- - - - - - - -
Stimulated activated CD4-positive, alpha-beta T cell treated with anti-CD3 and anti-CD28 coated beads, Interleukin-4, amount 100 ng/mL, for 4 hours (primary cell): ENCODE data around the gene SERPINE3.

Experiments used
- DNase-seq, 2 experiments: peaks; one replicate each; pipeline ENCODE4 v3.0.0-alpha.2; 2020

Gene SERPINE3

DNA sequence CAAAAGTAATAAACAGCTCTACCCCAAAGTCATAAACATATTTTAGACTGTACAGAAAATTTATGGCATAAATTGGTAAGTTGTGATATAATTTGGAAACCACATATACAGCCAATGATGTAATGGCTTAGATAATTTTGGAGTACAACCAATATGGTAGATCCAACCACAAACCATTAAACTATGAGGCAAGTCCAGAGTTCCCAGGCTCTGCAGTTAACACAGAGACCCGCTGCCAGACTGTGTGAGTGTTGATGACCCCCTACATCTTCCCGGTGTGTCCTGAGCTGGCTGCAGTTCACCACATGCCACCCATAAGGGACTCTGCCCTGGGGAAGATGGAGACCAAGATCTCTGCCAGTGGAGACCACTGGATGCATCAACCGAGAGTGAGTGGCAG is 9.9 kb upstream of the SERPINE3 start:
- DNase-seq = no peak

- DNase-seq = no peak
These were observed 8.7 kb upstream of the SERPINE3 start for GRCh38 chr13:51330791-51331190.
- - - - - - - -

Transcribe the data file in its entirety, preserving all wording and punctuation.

Stimulated activated CD4-positive, alpha-beta T cell treated with anti-CD3 and anti-CD28 coated beads, Interleukin-4, amount 100 ng/mL, for 4 hours (primary cell): ENCODE data around the gene SERPINE3.

Experiments used
- DNase-seq, 2 experiments: peaks; one replicate each; pipeline ENCODE4 v3.0.0-alpha.2; 2020

Gene SERPINE3

DNA sequence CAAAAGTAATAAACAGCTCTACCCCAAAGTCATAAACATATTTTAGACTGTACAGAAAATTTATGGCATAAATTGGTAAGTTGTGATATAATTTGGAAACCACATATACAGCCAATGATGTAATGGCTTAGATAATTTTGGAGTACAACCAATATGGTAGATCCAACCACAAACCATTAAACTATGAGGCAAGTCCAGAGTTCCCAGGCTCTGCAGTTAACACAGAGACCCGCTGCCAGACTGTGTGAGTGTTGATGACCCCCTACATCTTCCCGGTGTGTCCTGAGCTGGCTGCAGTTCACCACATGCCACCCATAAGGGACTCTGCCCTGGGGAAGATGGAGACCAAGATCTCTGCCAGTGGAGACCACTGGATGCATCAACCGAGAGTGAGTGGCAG is 9.9 kb upstream of the SERPINE3 start:
- DNase-seq = no peak

- DNase-seq = no peak
These were observed 8.7 kb upstream of the SERPINE3 start for GRCh38 chr13:51330791-51331190.